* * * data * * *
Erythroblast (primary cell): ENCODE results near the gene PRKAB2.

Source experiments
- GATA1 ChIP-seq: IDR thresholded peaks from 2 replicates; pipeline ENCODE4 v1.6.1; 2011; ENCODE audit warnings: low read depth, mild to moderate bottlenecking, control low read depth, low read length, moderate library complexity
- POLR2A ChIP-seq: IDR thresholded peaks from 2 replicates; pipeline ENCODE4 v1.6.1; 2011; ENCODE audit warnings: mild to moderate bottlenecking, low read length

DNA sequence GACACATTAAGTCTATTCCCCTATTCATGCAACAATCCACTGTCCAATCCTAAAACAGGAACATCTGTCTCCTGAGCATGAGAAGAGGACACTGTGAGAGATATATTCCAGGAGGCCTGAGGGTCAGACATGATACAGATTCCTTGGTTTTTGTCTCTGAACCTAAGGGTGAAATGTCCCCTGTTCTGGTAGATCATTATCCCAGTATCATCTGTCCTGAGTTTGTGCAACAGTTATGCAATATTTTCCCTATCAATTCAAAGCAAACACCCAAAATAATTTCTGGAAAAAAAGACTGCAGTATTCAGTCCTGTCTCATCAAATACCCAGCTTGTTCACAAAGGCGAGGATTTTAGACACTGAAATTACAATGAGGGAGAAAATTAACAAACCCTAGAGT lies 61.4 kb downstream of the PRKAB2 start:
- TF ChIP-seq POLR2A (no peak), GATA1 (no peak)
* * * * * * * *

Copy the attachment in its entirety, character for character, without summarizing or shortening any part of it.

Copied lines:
Erythroblast (primary cell): ENCODE results near the gene PRKAB2.

Source experiments
- GATA1 ChIP-seq: IDR thresholded peaks from 2 replicates; pipeline ENCODE4 v1.6.1; 2011; ENCODE audit warnings: low read depth, mild to moderate bottlenecking, control low read depth, low read length, moderate library complexity
- POLR2A ChIP-seq: IDR thresholded peaks from 2 replicates; pipeline ENCODE4 v1.6.1; 2011; ENCODE audit warnings: mild to moderate bottlenecking, low read length

DNA sequence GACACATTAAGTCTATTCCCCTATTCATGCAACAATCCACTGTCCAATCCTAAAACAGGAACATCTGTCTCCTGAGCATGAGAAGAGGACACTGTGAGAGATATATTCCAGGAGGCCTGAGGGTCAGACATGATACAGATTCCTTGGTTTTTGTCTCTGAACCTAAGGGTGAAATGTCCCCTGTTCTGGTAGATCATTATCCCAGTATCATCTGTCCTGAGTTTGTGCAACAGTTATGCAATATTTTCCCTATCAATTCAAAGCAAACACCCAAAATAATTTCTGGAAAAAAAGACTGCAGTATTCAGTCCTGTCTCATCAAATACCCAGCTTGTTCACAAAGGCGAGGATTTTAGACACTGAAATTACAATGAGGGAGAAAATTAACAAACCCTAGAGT lies 61.4 kb downstream of the PRKAB2 start:
- TF ChIP-seq POLR2A (no peak), GATA1 (no peak)